POLITICS

AG Loretta Lynch hails Connecticut town for improving relations between Latinos and police

U.S. Attorney General Loretta Lynch listens to East Haven Police Chief Brent Larrabee, left, speak during a community policing tour, Tuesday, July 21, 2015, in East Haven, Conn. Lynch is in Connecticut to highlight improvements in relations between police and Latinos since four officers were arrested in 2012 on abuse charges. (AP Photo/Jessica Hill)

U.S. Attorney General Loretta Lynch listens to East Haven Police Chief Brent Larrabee, left, speak during a community policing tour, Tuesday, July 21, 2015, in East Haven, Conn. Lynch is in Connecticut to highlight improvements in relations between police and Latinos since four officers were arrested in 2012 on abuse charges. (AP Photo/Jessica Hill)

A Connecticut town whose police force had a history of mistreating Latinos has transformed itself into a model for improving relations between police and the community, U.S. Attorney General Loretta Lynch said Tuesday.

Lynch spoke with community members, police officers and federal authorities in East Haven High School, highlighting efforts by the town's police to improve ties with residents after a federal probe found discrimination and bias by town officers.

"It is our hope that cities and jurisdictions that are still struggling with these issues ... will look at East Haven and take heart and see that, in fact, things can improve," the attorney general said.

In the first stop on the six-city tour in Cincinnati in May, Lynch called mistrust between communities and law enforcement "the issue of our times." After deaths of black men at the hands of police in Baltimore, South Carolina and Ferguson, Missouri, the issue is in the national forefront, she said.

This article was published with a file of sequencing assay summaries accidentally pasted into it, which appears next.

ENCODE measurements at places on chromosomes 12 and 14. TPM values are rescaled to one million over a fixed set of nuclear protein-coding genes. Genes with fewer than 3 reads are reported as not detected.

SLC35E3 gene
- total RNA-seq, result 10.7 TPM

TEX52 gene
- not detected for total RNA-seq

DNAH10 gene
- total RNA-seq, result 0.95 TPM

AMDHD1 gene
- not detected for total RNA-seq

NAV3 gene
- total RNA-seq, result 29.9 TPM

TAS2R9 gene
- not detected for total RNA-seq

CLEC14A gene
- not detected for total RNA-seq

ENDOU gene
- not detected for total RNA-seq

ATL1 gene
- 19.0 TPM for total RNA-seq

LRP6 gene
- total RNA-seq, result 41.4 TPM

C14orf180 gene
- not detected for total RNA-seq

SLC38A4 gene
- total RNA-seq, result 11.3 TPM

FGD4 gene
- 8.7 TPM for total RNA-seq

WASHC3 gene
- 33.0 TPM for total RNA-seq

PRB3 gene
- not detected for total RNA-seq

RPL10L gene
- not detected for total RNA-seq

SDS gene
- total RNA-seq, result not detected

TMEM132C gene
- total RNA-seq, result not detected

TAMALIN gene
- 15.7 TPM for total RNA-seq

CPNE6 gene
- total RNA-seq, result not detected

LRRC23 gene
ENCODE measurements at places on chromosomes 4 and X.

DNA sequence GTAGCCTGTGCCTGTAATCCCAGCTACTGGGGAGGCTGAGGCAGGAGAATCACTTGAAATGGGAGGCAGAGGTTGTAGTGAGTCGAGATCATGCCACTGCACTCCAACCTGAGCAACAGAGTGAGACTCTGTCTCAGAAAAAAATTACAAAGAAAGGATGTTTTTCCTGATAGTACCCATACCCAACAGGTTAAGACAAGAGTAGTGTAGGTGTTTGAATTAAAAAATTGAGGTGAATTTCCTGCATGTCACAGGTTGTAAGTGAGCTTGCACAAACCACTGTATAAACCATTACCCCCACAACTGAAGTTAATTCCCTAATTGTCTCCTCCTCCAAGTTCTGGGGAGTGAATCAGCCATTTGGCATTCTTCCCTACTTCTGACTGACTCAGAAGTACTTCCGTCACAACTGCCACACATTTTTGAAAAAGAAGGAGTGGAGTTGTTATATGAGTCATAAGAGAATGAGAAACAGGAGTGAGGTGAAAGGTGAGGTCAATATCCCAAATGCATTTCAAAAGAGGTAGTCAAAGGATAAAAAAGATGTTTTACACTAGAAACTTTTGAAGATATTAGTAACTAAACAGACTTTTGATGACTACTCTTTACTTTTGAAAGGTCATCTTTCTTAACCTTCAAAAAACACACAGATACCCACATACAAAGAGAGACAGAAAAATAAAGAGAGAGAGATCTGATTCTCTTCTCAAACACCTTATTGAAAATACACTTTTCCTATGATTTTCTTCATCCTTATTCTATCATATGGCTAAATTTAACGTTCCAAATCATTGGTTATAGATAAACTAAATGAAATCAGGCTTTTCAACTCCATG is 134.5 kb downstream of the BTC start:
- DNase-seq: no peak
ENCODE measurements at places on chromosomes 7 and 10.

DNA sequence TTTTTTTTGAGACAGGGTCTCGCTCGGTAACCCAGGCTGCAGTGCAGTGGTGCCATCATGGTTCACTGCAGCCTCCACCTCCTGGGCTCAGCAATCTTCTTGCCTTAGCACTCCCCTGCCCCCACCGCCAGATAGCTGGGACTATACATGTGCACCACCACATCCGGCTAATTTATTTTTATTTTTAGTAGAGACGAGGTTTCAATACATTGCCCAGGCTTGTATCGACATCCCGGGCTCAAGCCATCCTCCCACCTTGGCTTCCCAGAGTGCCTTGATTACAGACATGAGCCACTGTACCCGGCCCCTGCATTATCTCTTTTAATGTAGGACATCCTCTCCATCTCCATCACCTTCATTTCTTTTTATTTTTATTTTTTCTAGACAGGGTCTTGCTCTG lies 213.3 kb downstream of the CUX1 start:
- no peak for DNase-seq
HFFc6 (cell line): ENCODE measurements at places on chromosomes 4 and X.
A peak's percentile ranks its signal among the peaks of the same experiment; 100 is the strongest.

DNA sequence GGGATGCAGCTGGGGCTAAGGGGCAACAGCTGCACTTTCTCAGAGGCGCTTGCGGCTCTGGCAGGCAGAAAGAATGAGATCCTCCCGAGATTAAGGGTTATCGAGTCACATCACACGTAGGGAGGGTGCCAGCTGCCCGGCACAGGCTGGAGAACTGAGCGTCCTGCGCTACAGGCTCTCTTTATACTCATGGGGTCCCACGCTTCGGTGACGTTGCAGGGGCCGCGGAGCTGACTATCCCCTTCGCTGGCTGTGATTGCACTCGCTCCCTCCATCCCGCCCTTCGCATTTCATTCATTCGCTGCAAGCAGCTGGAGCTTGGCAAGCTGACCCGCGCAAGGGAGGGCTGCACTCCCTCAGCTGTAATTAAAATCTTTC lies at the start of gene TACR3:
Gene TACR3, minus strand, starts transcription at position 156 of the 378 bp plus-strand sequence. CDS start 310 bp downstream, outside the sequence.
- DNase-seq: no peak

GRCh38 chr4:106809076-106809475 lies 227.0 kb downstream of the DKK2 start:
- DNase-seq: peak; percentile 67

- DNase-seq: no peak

Justice Department officials say Lynch's tour builds on President Barack Obama's pledge to improve police-community relations. Recommendations by a task force Obama created in December include more community policing and officer training.

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Latinos in East Haven and a federal monitor have said there has been a remarkable turnaround at the police department since 2012, when local officials signed a consent decree that required wide-ranging reforms. The agreement resolved allegations by the U.S. Department of Justice that officers regularly used excessive force against Latinos and retaliated against those who witnessed police misconduct or criticized officers.

In 2013, officials in the shoreline town of nearly 30,000 residents — where about one in 10 people is Latino — agreed to pay $450,000 to settle a civil rights lawsuit by Latino residents. The lawsuit named about 20 defendants and alleged repeated abuses by police officers, including false arrests, assault, illegal searches and obstruction of justice.

A separate federal criminal investigation led to the arrests of four East Haven police officers in 2012. The officers were convicted of mistreating Latinos and others or obstructing justice. They received prison sentences of four months to five years.

East Haven Deputy Police Chief Ed Lennon said the department has taken a number of steps including holding regular community meetings, having school-based officers check on children and creating a citizens' police academy. He also said the department has made efforts to be more transparent, including requiring all officers to wear body cameras.

"I think it's a great opportunity for the police department and the town as a whole to show we've had a complete turnaround," Lennon said of Tuesday's events.

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